California county and city jails have varying rules about funding inmates' accounts. Visit the county/city website or call the Police or Sheriff's Department in charge of the jail to find out the steps required. Commonly used methods for sending money to inmates in California jails include:
- Cash and card deposits at payment kiosks in jail lobbies
- Card deposits over the phone via numbers provided by approved ETF vendors
- Checks and money orders sent directly to county jails or approved payment processors
- Card deposits made on ETF/payment processors' websites
How to Visit Inmates in California Prisons
The CDCR establishes rules and guidelines for visiting adults and juveniles in California prisons and other detention facilities. While planning your visit, make sure to read the CDCR's Guidelines for Visiting Adult Prisons and Juvenile Facilities.
It is also important to know the exact facility where the inmate is housed. You can use the California prison lookup tool to obtain this information. Next, create an account on the Visitor Processing Appointment Scheduling System (VPASS) and proceed to schedule visits. After scheduling an inmate visit, you can check the visitation status of the California prison from the VPASS Visiting Status webpage.
Alternatively, call (800) 374-8474 to check a CDCR facility visiting status. Since state prisons can unexpectedly cancel visitations, it is best to confirm the facility's status on the day of your visit. Meanwhile, note that visitation rules vary from one local jail to another. Visit the website of the county or city where the jail is located for information about visitation hours, ID requirements, and other specific regulations.
How to Perform a California Prison Inmate Search
The CDCR maintains the records of inmates held in state prisons. It provides a handy inmate lookup tool on its website for anyone trying to find individuals incarcerated in various state-owned prisons and detention facilities. Members of the public can access inmate records by performing a free inmate search by name or the inmate's CDCR identification number.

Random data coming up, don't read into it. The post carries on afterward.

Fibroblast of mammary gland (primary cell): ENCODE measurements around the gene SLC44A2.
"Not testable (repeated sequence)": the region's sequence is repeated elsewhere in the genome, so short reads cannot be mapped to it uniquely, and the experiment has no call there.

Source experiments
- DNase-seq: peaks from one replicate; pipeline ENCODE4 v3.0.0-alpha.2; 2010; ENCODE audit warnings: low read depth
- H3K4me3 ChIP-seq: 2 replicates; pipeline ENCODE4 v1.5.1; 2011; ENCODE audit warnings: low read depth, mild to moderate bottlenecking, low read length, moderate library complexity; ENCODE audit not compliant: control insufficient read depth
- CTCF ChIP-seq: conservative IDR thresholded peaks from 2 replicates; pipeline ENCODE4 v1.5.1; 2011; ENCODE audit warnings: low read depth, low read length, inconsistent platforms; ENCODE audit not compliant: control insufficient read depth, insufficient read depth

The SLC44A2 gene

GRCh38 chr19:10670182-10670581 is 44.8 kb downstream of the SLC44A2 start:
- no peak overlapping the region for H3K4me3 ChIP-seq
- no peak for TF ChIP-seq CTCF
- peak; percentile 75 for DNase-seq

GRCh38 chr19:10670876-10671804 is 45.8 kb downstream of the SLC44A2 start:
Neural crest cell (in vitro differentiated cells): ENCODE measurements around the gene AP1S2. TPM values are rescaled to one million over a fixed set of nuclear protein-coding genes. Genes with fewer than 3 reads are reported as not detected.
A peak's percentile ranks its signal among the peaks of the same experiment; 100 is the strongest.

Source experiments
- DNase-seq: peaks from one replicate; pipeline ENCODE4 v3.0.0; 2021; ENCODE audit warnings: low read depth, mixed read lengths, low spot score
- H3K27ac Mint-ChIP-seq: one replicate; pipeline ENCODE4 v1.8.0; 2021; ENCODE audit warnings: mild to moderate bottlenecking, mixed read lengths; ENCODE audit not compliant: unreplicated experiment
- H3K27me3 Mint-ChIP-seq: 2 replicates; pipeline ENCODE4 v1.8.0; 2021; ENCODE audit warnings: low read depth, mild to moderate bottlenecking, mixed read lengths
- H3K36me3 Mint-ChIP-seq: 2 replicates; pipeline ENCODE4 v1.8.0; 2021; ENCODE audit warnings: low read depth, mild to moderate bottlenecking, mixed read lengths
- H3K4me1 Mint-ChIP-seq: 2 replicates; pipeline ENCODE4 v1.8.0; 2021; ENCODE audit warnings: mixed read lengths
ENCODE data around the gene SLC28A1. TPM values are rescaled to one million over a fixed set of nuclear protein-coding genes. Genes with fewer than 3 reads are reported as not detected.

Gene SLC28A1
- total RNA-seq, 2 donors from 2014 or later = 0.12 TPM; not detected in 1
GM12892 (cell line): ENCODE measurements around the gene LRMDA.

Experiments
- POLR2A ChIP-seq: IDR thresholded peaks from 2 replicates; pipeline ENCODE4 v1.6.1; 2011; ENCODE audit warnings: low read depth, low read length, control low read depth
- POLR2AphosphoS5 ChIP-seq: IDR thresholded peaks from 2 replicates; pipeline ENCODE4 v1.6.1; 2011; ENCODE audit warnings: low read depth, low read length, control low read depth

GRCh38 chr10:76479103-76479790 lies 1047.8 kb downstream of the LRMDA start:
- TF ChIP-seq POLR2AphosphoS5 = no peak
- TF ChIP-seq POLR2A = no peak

Note that this online access only provides the records of adult inmates. The records of juvenile inmates in California Youth Facilities are not publicly available. The records of adult inmates recently admitted or transferred to California prisons may not be immediately available too. It takes a few days for such records to be processed and added to the database. Lastly, the CDCR often restricts public access to the information of certain prisoners due to safety and security concerns. If you have trouble locating an inmate using the CDCR's online locator search tool, contact the Department's Identification Unit by calling (916) 445-6713 anytime from Monday through Friday between 8:00 a.m. and 4:30 p.m.
How to Perform a California Jail Inmate Search
Municipal jails in California generally maintain inmate lists or jail rosters on the official website of the local law enforcement — sheriff's office or police department. Interested persons may use these websites to find a person in jail. Alternatively, the interested person may call or visit the jail administrator in person during business hours to find someone in jail.
How Do I Find Out an Inmate Release Date?
The release date of a California inmate is available online with an inmate search. Interested persons can also contact the administrative desk at the correctional facility to get the release date directly. This information is publicly available unless a court or the record custodian seals the information for privacy or safety reasons. In such cases, only the inmate's immediate family members, crime victims, attorneys, and authorized criminal justice officials, will have access to the inmate's exact release date.
- Arrests & Warrants
- Criminal Records
- Driving Violations
- Police Records
- Sheriff Records
- Inmate Records
- Felonies & Misdemeanors
- Probation Records
- Parole Records
- Tax & Property Liens
- Civil Judgements
- Marriages & Divorces
- Birth Records
- Death Records
- Property Records
- Personal Assets
- Business Ownership
- Professional Licenses
- Political Contributions
- Unclaimed State Funds
- Relatives & Associates
- Address Registrations
- Affiliated Phone Numbers
- Affiliated Email Addresses
Results are based upon available information from state, county and municipal databases, and may not include some or all of the above details.
Avenal prison was formerly known as Kings County State Prison and opened in 1987. It was the first all-new prison constructed in California in 20 years.
- There were over 1,240,000 reported violent crimes in the United States in 2017.
- Between 2006 and 2010, approximately 3.4 million violent crimes went unreported.
- Around 73 million (29.5%) of Americans have criminal records, many of which are eligible for sealing or expungement.
- There were nearly 7.7 million property crimes in the United States in 2017. This represents a 3.6% decrease from the previous year.
- Some newspapers have reported the cost of a public record can cost between $5 and $399,000.
- In 2017, there were 1,920 presidential pardon requests. Of those, 142 were granted.